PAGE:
Mack provides ample substantiation for his interpretation of mortality. He remarks that Hamlet first acknowledges mortality when he realizes that humans can end up at a crossroads of poor circumstance out of pure probability, not their own fault, and that this can be the end of their character (Mack 53). Hamlet says it precisely: “nature cannot choose his origin” (Shakespeare 1.5.26). Mack states that Claudius too has noticed a deeper mortality; to his taste, love “dies of its own too much” (53), and so does human will (53). Mack exemplifies this with an excerpt from the vicarious play that Hamlet commissions to “catch the conscience of the king” (Shakespeare 2.2.607). The play’s “king” takes the affection of the “queen” with a grain of salt, knowing that her love is at the mercy of her recollection, which is not a reliable engine of intent (Mack 54). The strongest of Mack’s examples seems to be Claudius’s thoughts on intent. For a human may be ardently intending to carry something out, but that intent is dependent on his fleeting recollection, and the limits of his mind (Mack 54). A perfect example of Claudius’s description is Hamlet: instead of taking revenge on Claudius as he intends, he procrastinates and puts on a play instead. One example that Mack omits is Hamlet’s discussion of his own mortality in the soliloquy that begins, “to be, or not to be, that is the question” (3.1.56). At first glance the soliloquy is about literal mortality, and Hamlet’s decision to either commit suicide or not. But the soliloquy is also about the deeper facets of mortality and the way human endeavours are ephemeral much like their lives. Mack so eloquently describes this as, “Human weakness, the instability of human purpose, the subjection of humanity to fortune—all that we might call the aspect of failure in a man” (Mack 53). Hamlet is contemplating suicide, but a form of the aforementioned “failure” in his mind leaves him paralyzed and immobile at the thought of it. Hamlet describes his current disposition thus: “The undiscover’d country, from whose bourn no traveller returns, puzzles the will, and makes us rather bear those ills we have than fly to others that we know not of? Thus conscience does make cowards of us all, and thus the native hue of resolution is sicklied o’er with the pale cast of thought, and enterprises of great pitch and moment…turn awry and lose the name of action” (Shakespeare 3.1.79). This soliloquy, especially the aforementioned excerpt, is deeply multi-faceted. On the one hand, Hamlet is toying with the thought of his literal mortality, or the thought of committing suicide, and on the other hand he is exploring a more complex interpretation of mortality because his mind’s inhibitions render him incapable of carrying out his actions. His very will to end his life is mortal in itself. It is in concepts such as these that the pure genius of Shakespeare is most striking.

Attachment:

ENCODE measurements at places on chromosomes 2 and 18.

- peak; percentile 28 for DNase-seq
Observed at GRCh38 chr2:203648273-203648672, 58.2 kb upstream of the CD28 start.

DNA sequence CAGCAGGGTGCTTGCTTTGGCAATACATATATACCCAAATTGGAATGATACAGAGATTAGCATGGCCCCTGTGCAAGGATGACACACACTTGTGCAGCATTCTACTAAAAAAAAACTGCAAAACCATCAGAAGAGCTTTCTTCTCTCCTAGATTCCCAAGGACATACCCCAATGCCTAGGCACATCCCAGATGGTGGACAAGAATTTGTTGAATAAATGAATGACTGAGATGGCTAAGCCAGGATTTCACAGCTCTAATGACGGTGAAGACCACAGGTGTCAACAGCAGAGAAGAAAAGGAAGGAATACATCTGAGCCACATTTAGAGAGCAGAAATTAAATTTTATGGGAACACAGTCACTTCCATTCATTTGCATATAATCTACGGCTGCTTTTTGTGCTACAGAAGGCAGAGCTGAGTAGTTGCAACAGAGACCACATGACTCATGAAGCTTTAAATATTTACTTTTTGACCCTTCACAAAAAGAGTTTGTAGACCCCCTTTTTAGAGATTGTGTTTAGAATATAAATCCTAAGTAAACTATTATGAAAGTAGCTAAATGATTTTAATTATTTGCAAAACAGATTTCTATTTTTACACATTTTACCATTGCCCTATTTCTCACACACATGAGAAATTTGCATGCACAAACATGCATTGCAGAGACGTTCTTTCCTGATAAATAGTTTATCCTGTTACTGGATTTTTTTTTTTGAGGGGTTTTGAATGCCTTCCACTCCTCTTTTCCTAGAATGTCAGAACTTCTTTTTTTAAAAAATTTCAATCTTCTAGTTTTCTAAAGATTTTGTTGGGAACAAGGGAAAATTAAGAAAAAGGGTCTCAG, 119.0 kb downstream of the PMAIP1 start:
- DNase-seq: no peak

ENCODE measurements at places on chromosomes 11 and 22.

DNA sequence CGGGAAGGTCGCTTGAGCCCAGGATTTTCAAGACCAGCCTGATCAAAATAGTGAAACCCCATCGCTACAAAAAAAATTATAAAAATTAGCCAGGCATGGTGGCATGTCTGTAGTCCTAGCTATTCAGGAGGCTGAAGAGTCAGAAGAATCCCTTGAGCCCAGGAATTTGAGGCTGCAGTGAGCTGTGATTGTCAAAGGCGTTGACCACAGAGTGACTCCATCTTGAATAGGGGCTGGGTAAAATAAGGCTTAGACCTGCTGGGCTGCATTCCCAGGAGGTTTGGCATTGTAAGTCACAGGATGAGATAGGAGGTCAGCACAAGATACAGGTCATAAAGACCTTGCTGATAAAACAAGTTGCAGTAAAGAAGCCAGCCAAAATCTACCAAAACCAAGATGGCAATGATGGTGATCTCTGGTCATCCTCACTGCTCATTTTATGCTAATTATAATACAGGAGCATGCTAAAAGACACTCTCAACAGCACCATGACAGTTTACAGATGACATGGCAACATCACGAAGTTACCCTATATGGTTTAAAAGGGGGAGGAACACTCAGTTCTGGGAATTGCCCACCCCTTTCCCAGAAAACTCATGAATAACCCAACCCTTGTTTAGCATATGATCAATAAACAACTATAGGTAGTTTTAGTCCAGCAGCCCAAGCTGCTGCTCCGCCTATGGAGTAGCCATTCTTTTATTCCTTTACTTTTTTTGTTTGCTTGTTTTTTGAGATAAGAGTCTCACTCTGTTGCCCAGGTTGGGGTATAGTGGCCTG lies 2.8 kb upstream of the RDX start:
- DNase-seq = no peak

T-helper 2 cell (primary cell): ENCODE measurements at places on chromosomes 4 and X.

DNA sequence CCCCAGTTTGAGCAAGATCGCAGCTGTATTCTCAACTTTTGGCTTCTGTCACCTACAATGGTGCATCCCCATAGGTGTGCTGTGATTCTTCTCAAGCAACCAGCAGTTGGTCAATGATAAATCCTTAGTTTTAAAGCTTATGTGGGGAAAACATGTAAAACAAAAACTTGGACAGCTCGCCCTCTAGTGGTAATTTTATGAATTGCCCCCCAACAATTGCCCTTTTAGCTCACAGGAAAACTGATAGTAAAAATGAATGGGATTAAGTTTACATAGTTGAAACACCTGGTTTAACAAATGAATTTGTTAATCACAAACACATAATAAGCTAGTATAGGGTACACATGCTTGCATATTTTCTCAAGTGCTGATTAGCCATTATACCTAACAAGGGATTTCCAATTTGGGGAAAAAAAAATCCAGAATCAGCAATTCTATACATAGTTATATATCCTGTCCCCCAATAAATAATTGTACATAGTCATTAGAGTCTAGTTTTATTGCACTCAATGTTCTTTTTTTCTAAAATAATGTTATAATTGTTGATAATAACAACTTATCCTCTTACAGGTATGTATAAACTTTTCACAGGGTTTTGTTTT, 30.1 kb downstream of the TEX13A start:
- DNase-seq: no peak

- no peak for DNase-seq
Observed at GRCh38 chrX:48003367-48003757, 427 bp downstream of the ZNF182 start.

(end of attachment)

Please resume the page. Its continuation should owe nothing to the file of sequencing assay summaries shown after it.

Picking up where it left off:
Mack goes on to elaborate that mortality extends to the concept and imagery of what he calls “infection—the ulcer, the hidden abscess” (54). He credits Miss Spurgeon with this addition to the lengthy list of concepts presented in Hamlet. Her proposition entails that Hamlet’s responsibility to avenge his father is a product of pure misfortune (54). He has had it thrust onto his unstable shoulders, and they are crumbling beneath the gravity of the expectations (Mack 54). The idea of having responsibility thrown on Hamlet’s shoulders without his consent resembles an infection, for he with the flu did not request his contagion (Mack 54). Rather, it has spread to him by virtue of probability, and he happens to be the victim (Mack 54). Not only has Hamlet acquired this infection from chance, but also it will surely consume him as well as those around him, all of whom are innocent in the matter (Mack 54). In Miss Spurgeon’s opinion, Hamlet’s situation is “the chief tragic mystery of life” (Mack 54). Mack states that the first time Hamlet acknowledges that he was born into this responsibility is: “when he describes how from that single blemish, perhaps not even the victim’s fault, a man’s whole character may take corruption” (53). The idea of the “corruption” of “character” is provocative here, and it could not be more true to Hamlet. Because of Hamlet’s disease of obligation, he will plunge his sword through a tapestry in order to kill whom he believes to be a spying Claudius, but is in fact Polonius. For this action he seems to feel minimal guilt: a sign that he has become morally disengaged. In reply to his mother’s cry of disgust, he counters: “A bloody deed. Almost as bad, good mother, as kill a king and marry with his brother” (Shakespeare 3.4.27). By this point in the play, the infection has irreversibly consumed Hamlet’s personality. It is of the essence to recollect that at the beginning of the play, Hamlet was a scholar from Wittenberg; he had no interest in revenge, despite his spurn for Claudius. The inadvertent donning of this particular responsibility is the “corruption” that Mack speaks of, and corruption has a way of becoming one with its victim.